The North has deepened its ties with China in an effort to help revive its moribund economy alongside stricter international sanctions following its nuclear and rocket tests.

   In 2011, Pyongyang's trade with Beijing was estimated to account for about 89 percent of its total.

   North Korea, in partnership with China, has been ramping up efforts to develop special economic zones in Rason, the North's northern tip, and on Hwanggumphyong and Wihwa islands bordering China.

   Meanwhile, North Korea recently announced a plan to launch a long-range rocket this month, a move that will likely further isolate the secretive regime from the international community.

  
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Korean-American Detained in North Korea: Report

SEOUL (Yonhap) -- A Korean-American tour operator has been held in North Korea for more than a month after one of his tour members was found to be carrying a computer hard disk that apparently contained sensitive information, a report said on Dec. 11.

   According to Seoul's Kookmin Ilbo newspaper, Kenneth Bae, 44, entered the communist country's northeastern port city of Rajin on Nov. 3 along with five other tourists for a five-day trip.

   Bae was detained by North Korean authorities and has been questioned after a computer hard disk was found among the tourists, the Korean-language newspaper said, citing an unidentified source.

   The source told the paper that the hard disk might have contained sensitive information about North Korea.

   After his detention, Bae was moved to Pyongyang for further investigation, the paper quoted its source as saying.

   The United States, through its embassy in Beijing, has been negotiating with North Korea for Bae's release, the newspaper said.

   Washington has no diplomatic ties with Pyongyang. When U.S. citizens were held in North Korea in the past, the United States empowered the Swedish embassy in Pyongyang to give them consular protection.

   South Korea's main spy agency, the National Intelligence Service, said it could not immediately confirm the report.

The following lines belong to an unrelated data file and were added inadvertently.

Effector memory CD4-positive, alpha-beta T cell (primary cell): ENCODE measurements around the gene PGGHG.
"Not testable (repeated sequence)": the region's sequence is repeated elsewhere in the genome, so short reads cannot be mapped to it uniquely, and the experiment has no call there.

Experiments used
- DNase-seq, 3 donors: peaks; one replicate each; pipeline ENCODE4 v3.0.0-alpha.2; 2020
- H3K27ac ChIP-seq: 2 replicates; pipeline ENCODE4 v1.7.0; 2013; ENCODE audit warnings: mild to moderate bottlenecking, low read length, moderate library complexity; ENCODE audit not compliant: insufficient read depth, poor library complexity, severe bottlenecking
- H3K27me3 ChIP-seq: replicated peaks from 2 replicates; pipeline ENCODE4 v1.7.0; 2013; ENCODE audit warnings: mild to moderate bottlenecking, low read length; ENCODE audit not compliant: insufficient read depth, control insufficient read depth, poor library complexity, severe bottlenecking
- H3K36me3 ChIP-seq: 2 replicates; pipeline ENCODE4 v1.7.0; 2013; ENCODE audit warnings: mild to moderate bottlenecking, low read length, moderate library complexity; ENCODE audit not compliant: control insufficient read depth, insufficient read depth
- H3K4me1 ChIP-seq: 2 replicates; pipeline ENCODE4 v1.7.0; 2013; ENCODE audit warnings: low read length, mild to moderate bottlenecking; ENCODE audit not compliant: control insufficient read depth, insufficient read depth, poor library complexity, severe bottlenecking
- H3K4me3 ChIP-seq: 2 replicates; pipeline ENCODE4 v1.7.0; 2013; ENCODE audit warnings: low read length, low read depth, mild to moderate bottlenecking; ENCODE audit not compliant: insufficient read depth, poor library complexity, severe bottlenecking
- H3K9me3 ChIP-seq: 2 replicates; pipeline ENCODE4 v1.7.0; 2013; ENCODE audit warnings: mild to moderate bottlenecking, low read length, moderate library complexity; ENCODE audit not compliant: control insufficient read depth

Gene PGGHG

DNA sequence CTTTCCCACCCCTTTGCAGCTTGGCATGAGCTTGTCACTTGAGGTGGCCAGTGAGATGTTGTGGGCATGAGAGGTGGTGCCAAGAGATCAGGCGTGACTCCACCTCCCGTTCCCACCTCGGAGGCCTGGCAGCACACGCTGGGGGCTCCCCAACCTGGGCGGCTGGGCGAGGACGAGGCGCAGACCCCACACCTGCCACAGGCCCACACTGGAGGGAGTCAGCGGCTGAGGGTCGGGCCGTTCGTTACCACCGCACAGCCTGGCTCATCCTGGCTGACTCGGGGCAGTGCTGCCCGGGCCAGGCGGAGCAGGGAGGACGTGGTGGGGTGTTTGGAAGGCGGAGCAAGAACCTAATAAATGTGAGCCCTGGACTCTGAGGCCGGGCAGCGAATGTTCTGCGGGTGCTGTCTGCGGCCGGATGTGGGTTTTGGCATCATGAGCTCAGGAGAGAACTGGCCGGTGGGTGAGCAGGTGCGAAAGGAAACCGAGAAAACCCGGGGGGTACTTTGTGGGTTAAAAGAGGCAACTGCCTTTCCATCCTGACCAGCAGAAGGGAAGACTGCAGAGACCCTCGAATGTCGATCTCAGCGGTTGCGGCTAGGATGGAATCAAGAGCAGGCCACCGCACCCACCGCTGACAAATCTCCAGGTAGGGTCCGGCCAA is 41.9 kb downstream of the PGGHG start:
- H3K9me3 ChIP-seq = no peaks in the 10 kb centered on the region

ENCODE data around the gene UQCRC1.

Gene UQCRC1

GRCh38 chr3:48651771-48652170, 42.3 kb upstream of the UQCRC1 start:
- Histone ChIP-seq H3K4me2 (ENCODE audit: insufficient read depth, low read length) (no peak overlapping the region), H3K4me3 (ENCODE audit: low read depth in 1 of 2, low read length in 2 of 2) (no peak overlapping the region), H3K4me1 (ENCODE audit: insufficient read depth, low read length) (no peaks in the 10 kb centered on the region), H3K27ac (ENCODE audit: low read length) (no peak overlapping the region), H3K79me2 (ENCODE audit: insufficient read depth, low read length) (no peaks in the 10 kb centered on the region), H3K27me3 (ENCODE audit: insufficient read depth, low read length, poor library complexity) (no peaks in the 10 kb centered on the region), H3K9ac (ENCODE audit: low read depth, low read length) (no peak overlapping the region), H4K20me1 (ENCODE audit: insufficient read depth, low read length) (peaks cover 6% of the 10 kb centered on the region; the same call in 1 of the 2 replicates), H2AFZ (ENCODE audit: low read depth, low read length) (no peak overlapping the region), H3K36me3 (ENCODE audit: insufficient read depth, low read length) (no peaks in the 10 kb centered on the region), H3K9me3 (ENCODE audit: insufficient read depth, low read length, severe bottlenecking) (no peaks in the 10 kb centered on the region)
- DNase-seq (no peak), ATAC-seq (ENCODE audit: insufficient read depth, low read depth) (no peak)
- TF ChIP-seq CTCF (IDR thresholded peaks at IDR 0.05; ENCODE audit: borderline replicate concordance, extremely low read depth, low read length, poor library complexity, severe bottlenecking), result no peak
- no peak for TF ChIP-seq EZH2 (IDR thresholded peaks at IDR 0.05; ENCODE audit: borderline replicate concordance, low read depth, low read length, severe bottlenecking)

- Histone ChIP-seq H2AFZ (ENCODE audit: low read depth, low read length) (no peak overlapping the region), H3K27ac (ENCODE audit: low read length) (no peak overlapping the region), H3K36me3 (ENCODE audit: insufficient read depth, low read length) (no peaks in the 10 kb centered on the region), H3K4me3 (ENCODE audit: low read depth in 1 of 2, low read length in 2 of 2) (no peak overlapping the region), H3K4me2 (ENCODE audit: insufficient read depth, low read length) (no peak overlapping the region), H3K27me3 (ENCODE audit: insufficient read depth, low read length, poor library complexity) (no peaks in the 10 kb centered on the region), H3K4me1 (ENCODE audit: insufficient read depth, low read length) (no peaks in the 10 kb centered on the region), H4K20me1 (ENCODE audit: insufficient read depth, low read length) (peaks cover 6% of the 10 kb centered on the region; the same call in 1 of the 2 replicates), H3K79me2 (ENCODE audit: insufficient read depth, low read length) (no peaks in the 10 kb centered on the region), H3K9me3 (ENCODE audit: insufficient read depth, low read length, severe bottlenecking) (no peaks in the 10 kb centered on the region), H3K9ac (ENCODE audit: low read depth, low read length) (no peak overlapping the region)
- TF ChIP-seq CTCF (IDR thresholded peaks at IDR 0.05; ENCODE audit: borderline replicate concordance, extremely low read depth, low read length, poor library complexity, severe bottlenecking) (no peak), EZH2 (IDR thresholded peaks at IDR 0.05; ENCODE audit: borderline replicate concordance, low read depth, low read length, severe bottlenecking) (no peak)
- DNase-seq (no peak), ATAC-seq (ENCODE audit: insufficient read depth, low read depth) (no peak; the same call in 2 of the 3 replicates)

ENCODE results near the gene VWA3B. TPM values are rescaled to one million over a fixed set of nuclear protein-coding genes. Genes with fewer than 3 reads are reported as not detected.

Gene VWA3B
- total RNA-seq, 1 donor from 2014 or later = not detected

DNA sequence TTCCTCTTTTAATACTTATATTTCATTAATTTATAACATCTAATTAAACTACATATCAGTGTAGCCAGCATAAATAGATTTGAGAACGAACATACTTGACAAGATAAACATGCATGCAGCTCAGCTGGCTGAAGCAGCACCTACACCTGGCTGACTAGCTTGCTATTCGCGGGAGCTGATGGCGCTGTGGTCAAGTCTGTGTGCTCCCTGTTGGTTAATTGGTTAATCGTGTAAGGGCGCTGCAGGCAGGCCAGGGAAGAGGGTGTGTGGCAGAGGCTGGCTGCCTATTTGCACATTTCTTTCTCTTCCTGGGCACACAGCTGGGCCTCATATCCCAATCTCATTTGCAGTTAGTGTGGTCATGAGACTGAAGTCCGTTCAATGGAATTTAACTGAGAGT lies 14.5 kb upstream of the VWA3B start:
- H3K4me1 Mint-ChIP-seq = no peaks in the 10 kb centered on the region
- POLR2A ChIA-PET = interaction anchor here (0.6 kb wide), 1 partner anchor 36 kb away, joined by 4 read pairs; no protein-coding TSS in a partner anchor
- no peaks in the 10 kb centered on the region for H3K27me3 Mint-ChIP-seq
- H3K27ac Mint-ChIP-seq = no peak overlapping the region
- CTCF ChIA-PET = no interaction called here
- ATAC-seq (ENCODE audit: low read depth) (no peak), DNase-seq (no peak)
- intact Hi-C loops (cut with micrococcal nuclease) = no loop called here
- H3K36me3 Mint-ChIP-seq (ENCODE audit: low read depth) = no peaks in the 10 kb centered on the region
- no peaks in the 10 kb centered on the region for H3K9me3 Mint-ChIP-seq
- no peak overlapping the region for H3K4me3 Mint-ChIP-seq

In recent years, several U.S. citizens were detained in North Korea but all of them were released.

   In 2011, Eddie Yong Su Jun, a Korean-American missionary, was released after facing indictment on charges of committing an unspecified crime against the North's regime.

   In 2010, North Korea set free Robert Park, a Korean-American Christian activist who crossed into the country on Christmas Day 2009 to draw international attention to the North's poor human rights record.

   In 2009, former U.S. President Bill Clinton flew to Pyongyang to win the release of two American journalists caught during a reporting tour covering North Korean defectors.

   Bae's detention comes amid tensions over Pyongyang's planned long-range rocket launch. North Korea claims that the three-stage rocket is to put a scientific satellite in orbit but the U.S. and other regional players believe that it is a disguised test of the North's long-range missile technology, banned by the United Nations.

   Responding to reports that a U.S. citizen is being held in North Korea, the U.S. government on Dec. 11 emphasized the importance of protecting its people.

   "We're obviously aware of these reports that a U.S. citizen has been detained in North Korea," said Victoria Nuland, spokeswoman for the State Department, at a press briefing. "We obviously have no higher priority than the welfare of our citizens." She would neither confirm nor deny the reports, citing "privacy considerations."

   Nuland, however, talked about the role of the Swedish Embassy in North Korea in case of any incident associated with the safety of a U.S. national in the reclusive communist nation. The U.S. has no diplomatic ties with North Korea.

   "The Embassy of Sweden acts as our protecting power for issues involving U.S. citizens in North Korea," Nuland said in comments that some reporters construed as virtually affirming the reports.

  (END)